For now, though, Bake Off is a gentle human drama about all the best bits of Britishness- and diversity is part of that. In fact, this isn’t even the first time that two out of three finalists have not been white - that was two years ago. But something seems to have changed in British society at large, such that the same scenario is now more enraging to the kind of people who get their jollies from spoiling everything lovely and gentle in this world with casual bigotry - they know who they are, and may their Victoria sponges never rise and all their flatbreads turn out disappointingly chewy.

Britain is getting harder and meaner, and even Bake Off is not immune. In the first season, it was more than enough to bake a half decent brioche. This season an affable fireman got sent home because the grass on his miniature edible Victorian tennis court was not the right shade of green, and I’m not even joking. In one of the challenges the bakers had to produce an arcane french dessert that looked like the turds of a robot angel, and most of them actually managed it. The music is getting more dramatic, the close-up shots of flaky chocolate pastry and oozing pie-lids more reminiscent of 1970s pornography. It’s all a bit much.

The human drama, though, is as perfectly baked as ever. Lovely Flora, the baby of the bunch who missed out on a spot in the final because her chocolate carousel centrepiece was slightly wonky, was actually one of my favourites because she's so deliciously millennial, with her pussy-bow collars and obsessive, Type-A attention to detail. Paul the Prison Officer was a delight, mainly because he looked so much like Paul Hollywood- cue six weeks of two enormous men called Paul having bro-offs over bread, nodding and trading gruff, dudely handshakes over the specific crunchiness of biscotti. One week, Prison Officer Paul produced a giant dough sculpture of a lion's head and Judge Paul gave him a special prize and then they probably went off into a gingerbread sweat lodge together and it was the manliest moment ever in Bake Off history.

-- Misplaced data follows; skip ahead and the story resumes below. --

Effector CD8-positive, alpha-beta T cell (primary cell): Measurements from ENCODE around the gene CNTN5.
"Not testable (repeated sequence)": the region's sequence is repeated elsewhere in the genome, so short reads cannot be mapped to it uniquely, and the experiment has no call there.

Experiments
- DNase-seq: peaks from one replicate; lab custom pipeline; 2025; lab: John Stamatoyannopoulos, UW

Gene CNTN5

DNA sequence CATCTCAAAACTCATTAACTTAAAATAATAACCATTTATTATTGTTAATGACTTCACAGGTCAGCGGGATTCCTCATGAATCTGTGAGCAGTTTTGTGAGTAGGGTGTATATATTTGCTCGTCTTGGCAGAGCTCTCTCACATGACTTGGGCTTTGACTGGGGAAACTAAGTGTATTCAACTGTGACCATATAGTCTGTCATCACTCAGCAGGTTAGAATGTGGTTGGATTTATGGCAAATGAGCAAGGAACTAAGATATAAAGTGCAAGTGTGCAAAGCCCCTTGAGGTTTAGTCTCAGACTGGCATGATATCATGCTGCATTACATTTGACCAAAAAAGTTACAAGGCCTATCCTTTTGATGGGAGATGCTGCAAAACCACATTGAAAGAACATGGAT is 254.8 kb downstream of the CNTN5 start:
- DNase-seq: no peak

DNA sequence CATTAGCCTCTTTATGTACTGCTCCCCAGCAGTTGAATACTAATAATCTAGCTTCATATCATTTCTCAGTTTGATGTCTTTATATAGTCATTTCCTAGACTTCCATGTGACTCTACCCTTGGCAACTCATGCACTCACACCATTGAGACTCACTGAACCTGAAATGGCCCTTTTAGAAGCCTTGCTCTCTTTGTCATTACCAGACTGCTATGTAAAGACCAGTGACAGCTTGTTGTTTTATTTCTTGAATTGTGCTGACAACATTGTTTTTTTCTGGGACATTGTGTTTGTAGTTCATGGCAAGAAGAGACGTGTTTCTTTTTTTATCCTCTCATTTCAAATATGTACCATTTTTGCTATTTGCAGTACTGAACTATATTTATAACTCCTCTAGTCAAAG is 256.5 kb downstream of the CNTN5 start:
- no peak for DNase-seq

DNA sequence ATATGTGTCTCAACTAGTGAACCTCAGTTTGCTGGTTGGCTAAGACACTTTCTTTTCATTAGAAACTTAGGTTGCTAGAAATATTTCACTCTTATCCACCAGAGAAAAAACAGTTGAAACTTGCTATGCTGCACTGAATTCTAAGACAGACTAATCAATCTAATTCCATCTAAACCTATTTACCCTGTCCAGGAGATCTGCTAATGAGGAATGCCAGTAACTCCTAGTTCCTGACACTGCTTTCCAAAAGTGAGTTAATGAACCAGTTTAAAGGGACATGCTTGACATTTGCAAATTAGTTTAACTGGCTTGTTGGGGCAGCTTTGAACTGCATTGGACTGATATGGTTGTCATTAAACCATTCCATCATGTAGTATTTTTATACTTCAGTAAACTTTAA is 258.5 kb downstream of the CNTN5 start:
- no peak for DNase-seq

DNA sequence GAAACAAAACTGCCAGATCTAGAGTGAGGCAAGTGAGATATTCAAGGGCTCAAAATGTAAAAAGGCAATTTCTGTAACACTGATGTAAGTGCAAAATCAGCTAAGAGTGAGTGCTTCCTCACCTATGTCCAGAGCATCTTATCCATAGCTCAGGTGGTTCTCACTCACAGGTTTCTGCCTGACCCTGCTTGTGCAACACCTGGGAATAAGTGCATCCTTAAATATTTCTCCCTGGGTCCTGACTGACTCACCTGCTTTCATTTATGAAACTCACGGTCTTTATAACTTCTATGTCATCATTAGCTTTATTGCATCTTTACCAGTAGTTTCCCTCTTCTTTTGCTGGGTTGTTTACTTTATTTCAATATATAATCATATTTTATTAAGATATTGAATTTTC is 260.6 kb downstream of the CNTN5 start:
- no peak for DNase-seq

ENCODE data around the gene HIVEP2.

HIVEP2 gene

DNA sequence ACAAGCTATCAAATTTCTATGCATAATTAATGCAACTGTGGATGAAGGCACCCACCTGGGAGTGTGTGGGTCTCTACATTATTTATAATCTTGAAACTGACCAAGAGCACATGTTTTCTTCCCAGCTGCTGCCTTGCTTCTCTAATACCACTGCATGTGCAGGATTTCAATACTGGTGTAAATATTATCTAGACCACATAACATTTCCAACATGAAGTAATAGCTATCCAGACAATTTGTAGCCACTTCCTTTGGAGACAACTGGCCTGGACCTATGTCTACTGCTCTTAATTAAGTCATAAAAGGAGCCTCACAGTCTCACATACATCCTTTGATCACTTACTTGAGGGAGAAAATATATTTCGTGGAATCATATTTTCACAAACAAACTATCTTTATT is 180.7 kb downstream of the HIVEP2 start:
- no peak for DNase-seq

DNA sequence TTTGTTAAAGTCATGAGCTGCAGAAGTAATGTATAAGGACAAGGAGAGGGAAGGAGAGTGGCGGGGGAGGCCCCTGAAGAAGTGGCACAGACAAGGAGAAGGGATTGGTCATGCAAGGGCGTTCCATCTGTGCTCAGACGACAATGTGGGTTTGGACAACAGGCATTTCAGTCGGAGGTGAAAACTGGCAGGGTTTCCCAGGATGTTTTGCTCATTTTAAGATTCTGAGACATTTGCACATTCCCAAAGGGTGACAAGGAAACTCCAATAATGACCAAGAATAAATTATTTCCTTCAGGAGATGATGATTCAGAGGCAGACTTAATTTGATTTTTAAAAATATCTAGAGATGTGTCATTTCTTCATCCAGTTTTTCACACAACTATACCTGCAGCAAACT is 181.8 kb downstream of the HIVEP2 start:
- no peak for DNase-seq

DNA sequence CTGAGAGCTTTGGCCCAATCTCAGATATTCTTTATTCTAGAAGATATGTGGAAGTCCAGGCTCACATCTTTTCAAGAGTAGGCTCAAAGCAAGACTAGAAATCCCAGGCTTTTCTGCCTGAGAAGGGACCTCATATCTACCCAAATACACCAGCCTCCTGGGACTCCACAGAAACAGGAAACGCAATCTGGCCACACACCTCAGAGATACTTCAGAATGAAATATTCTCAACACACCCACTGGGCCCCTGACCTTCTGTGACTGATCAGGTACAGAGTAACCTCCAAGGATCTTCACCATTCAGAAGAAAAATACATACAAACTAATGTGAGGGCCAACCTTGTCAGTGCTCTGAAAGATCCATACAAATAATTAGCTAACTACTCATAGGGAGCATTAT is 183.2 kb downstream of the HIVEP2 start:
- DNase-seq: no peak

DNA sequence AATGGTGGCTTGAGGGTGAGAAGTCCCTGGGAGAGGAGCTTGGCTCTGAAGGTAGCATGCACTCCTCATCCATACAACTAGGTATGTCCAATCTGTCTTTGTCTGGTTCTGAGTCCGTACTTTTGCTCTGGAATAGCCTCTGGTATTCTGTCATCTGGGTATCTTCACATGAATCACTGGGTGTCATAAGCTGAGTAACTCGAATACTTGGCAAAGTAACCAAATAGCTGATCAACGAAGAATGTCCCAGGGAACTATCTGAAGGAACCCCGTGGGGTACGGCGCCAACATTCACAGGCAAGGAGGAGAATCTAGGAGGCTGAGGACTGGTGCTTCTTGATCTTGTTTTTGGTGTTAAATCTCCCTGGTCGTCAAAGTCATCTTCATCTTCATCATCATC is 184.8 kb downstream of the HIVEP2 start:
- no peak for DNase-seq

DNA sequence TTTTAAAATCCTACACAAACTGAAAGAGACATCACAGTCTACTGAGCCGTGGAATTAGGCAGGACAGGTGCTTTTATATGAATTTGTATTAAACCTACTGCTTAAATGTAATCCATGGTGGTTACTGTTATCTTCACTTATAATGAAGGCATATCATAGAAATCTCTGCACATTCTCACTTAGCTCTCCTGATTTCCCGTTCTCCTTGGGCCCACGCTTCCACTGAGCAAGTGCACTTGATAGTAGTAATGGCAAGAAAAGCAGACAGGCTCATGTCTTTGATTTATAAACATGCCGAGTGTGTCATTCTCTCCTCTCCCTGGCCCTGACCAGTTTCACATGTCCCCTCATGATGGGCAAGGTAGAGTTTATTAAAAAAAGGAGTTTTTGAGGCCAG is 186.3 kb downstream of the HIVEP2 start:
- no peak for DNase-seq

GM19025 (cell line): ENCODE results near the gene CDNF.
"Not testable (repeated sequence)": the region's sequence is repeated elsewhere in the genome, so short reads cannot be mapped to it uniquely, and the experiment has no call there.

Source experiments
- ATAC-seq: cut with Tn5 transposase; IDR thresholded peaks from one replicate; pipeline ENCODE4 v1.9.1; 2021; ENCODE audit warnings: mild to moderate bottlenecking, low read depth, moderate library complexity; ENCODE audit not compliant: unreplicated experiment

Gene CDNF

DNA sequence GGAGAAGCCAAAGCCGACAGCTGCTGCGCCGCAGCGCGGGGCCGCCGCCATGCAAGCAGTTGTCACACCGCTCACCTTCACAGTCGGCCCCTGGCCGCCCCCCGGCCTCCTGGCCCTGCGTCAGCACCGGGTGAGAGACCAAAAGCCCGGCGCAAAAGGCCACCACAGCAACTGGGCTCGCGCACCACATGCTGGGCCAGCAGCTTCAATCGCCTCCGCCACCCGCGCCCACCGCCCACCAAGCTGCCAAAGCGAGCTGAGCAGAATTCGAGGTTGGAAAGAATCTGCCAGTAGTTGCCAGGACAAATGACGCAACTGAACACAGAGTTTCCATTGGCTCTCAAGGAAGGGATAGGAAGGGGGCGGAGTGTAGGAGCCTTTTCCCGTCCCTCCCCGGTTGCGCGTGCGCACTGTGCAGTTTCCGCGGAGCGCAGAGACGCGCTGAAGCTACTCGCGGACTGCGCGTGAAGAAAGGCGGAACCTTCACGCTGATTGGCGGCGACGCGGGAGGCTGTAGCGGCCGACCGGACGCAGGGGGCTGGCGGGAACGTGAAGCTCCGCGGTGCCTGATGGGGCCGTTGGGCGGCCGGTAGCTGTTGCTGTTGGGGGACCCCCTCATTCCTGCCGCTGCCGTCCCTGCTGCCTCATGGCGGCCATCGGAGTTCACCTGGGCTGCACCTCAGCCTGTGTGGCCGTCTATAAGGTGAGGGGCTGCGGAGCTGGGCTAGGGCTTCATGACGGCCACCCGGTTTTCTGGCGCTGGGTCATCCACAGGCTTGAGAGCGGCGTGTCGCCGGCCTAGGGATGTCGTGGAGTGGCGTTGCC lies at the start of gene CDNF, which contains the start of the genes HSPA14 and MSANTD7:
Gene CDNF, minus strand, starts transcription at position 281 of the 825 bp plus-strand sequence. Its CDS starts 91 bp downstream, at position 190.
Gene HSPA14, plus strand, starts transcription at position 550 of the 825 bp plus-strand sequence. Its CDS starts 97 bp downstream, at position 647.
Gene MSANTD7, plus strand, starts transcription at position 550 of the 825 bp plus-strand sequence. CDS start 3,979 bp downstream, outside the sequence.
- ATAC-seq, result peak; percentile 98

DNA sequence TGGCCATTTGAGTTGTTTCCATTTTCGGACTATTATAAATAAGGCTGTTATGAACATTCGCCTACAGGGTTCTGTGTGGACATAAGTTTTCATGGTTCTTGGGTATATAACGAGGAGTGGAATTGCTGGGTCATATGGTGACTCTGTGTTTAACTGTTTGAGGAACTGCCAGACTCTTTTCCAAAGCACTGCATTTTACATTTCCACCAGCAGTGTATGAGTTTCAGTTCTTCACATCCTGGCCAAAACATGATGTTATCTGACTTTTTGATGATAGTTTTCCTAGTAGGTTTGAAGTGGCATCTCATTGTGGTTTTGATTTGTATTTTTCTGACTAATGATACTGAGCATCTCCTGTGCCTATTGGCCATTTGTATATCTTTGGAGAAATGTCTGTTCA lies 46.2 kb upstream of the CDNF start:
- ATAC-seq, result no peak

This is what Bake Off is about, and that’s why the people who are complaining that something other than merit might have been involved in selecting the finalists have missed the point entirely. The point of Bake Off is not to determine the best amateur baker in the land. That's just the excuse for Bake Off. Even the gentlest TV show needs a vague narrative structure, and otherwise there'd be no tension when someone's blancmange collapses in a heap of eggy foam and broken dreams. But in the end, when all's said and done, it's just cake. If your ornamental biscuit windmill has a soggy bottom, well, nobody died, and you can probably still eat the pieces on your way home to have a cup of tea and a little cry. 

That's the point of Bake Off. None of it really matters, and yet it consistently made me smile during a long, weary summer of geopolitical doomwrangling when absolutely everything else on television was unremitting misery. I hope Nadiya wins, because she’s an adorable dork and I love her and she gets so worried about everything and I want nothing remotely distressing to happen to her, ever; I expect Tamal Ray, the gay doctor whose meat pie had me drooling, is the best baker overall, but I can’t be objective there, because I keep getting distracted by his lovely smile. Ian Cumming, the last white person in the tent (apart from both of the presenters and both of the judges) is a little bit dull, which is a problem, because of all the delicious treats produced on the show, Ian's are the ones I would probably eat the most. I want his tarragon cheesecake in my face immediately. I would just rather have a conversation with Nadiya while I'm doing it.

But at the end of the day, it doesn’t matter. It doesn’t matter! And that’s the utter, unremitting joy of Bake Off. It’s possibly the last show on earth where in the end, it doesn’t matter who wins, as long as everyone gave it their best shot and had a laugh over a disastrous scrambled-egg chocolate tart or two, because ultimately, it’s just cake. And that’s marvellous. Now let’s all have a nice fat slice of perspective and calm down.


Now listen to a discussion of the Bake Off on the NS pop culture podcast:

Laurie Penny is a contributing editor to the New Statesman. She is the author of five books, most recently Unspeakable Things.